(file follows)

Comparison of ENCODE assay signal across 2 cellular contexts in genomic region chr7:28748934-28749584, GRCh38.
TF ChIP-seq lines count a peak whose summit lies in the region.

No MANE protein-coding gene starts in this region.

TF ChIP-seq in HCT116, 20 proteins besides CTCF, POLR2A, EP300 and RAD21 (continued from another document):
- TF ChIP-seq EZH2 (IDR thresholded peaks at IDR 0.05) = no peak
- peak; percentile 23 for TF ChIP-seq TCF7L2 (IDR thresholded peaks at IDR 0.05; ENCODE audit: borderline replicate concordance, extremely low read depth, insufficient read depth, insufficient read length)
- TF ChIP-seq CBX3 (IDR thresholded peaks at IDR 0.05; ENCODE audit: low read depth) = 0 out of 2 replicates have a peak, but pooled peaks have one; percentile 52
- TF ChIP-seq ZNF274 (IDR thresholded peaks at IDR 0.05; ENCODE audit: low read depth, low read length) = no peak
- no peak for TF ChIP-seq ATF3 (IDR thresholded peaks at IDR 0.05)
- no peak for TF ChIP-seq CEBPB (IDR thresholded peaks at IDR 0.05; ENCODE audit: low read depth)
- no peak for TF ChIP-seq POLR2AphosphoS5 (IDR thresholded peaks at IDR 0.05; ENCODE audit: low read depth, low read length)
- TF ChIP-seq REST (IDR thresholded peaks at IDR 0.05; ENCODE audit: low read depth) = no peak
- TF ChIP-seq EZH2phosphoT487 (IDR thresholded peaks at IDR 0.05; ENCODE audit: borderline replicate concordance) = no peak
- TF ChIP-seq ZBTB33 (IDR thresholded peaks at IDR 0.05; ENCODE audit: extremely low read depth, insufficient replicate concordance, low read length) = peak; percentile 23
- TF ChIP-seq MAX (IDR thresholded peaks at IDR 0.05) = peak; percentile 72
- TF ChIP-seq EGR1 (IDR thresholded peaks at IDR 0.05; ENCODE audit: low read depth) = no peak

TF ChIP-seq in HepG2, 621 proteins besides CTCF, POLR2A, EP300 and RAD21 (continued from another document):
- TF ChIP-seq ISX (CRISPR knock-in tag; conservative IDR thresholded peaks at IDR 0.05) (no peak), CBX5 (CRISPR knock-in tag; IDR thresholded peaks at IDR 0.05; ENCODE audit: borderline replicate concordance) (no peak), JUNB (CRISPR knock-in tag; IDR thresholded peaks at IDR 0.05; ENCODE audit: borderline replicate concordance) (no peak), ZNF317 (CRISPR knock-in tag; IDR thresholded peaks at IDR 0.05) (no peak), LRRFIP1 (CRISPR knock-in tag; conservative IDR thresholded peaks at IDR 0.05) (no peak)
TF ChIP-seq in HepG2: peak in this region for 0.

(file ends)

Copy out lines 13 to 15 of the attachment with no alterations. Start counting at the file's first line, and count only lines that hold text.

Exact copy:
- TF ChIP-seq EZH2phosphoT487 (IDR thresholded peaks at IDR 0.05; ENCODE audit: borderline replicate concordance) = no peak
- TF ChIP-seq ZBTB33 (IDR thresholded peaks at IDR 0.05; ENCODE audit: extremely low read depth, insufficient replicate concordance, low read length) = peak; percentile 23
- TF ChIP-seq MAX (IDR thresholded peaks at IDR 0.05) = peak; percentile 72